With the Rain Comes Work

Rainy season is drawing to a close here in Senegal, marking the end of the busiest time of the year for an Agriculture Volunteer. The season began suddenly in July with a rainstorm. For weeks dark clouds had skittered across the skies, only bringing relief from the glaring sun. One day, those clouds opened up, sending excited children into the streets in their underclothes and farmers dashing for their seedig machines.

Water rushes through my compound during a rain storm


Immediately the pace of life changed. Everyone rose at 5 or 6 to eat an early breakfast before going to the massive fields to seed and tend their crops. This is perhaps the most important time of year in Senegal as the crops grown during the rainy season feed families for the entire year. Recognizing this, Peace Corps Senegal has partnered with ISRA – Institut Sénégalais de Recherches Agricoles – to increase crop yields throughout the country.

The process is simple. ISRA breeds staple crops adapted to local conditions within Senegal. Each year Peace Corps Volunteers distribute a selection of these improved seed varieties to the farmers they work with. At the same time they teach improved crop management techniques. Last year, 70% of farmers in the program produced above the national average. This has helped families to become more food secure and financially stable.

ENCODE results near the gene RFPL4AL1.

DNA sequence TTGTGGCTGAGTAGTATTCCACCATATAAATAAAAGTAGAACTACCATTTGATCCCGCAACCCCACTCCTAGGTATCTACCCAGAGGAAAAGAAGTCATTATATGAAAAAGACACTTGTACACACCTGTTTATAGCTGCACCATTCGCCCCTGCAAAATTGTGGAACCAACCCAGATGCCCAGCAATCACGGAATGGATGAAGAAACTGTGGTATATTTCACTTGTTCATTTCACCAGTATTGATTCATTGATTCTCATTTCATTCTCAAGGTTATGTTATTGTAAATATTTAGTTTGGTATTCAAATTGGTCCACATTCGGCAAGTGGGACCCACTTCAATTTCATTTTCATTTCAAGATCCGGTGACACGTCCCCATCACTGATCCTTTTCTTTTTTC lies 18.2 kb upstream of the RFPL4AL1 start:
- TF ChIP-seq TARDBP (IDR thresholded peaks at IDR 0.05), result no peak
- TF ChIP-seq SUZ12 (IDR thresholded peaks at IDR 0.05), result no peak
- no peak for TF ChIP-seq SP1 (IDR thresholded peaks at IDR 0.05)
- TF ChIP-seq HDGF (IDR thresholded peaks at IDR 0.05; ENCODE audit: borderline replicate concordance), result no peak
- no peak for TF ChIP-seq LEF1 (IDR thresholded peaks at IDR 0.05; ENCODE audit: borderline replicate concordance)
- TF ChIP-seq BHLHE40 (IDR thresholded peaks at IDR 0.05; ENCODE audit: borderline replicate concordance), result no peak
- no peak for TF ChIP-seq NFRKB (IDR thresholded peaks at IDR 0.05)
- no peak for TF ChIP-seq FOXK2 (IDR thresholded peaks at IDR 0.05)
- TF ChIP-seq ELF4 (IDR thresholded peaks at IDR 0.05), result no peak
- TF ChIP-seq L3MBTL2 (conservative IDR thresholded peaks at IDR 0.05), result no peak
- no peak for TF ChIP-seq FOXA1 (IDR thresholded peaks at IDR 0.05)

The peanut crop is especially important for the income it brings

These fields will soon produce sorghum and corn to be saved as food


My hut has a flourishing garden as well. While I spend much of my time in the fields or speaking with farmers, the rains have eliminated my daily watering routine. Now I have tomatoes, eggplants, okra, rice, and hibiscus growing in my garden. The veggies it will produce will go towards my meals with extras given to my family.

Sweet potato flourishes in the rain and is ringed by moringa trees

Veggies grow in containers on the concrete pad in my bathroom, ringed by sweet potato and moringa trees


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